The rule of law is based on effective judicial protection, which requires the independence, quality and efficiency of national judicial systems. MEPs are currently fighting with EU leaders over the clause. The issue also pitted EU countries against each other. The Netherlands said it wanted to see a clear rule of law mechanism in the latest trillion-euro stimulus package currently under discussion. While Hungary had threatened to veto such an initiative. The main conditions for EU membership, including the rule of law, are set out in the so-called Copenhagen criteria. The Commission has found different ways to limit setbacks. Attacks on media freedom and journalists in Hungary, Croatia, Slovakia and Malta. All new countries joining the EU must also respect the rights and obligations enshrined in the following: In 2017, Jean-Claude Juncker, then President of the European Commission, repeated the following: The battle between Budapest and Brussels was one of the most publicized. But while Article 7 was triggered against Hungary and Poland, little has been done so far.

The trial also led to hostilities between the powers in Brussels, Budapest and Warsaw. The negotiations cover a wide range of aspects of justice, internal security, fundamental rights and the fight against corruption and organised crime. “All persons, institutions and bodies, public and private, including the state itself, are accountable to the law” Countries wishing to join the EU must ensure that: Explicit protection is also necessary for vulnerable people – victims of crime, people belonging to minorities or fleeing persecution or serious harm in their own country and therefore in need of international protection. “Europe is more than just a single market. More than money, more than one currency, more than the euro. It has always been a question of values. In the run-up to the publication of the first report in September 2020, a battle broke out between Hungarian Prime Minister Viktor Orban and Commission Vice-President Vera Jourova. “Instead of fearing the withdrawal of more EU member states, we should be wary of rampant decentralised disintegration and a gradual erosion of trust affecting all levels of European cooperation.” The rule of law guarantees fundamental rights and values, enables the application of EU law and fosters a business environment favourable to investment. This is one of the fundamental values on which the EU is founded. The jury is not sure that freezing the funds will slow down democratic regression, but it would at least prevent the EU from funding it.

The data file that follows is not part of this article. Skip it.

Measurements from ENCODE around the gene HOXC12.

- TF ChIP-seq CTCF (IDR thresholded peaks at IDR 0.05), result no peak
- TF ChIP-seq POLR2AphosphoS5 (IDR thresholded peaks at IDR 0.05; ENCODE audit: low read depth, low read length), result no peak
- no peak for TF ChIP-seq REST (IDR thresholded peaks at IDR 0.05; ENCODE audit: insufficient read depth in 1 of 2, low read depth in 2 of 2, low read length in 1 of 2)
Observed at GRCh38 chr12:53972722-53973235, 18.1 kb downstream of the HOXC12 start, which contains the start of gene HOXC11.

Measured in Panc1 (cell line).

She promised to defend “the integrity of our European institutions”. Whether it is the rule of European law, freedom of the press, the independence of the judiciary or the sale of golden passports, “European values are not for sale,” she told MEPs. The EU Justice Scoreboard provides comparative data on the independence, quality and efficiency of national judicial systems. However, Hungary was not the only EU country under scrutiny. In Poland, Bulgaria and Romania, questions have been raised about the independence of the judiciary. As the upheavals of European democracy tormented her predecessor, the new Commission President, Ursula von der Leyen, promised to continue the fight. .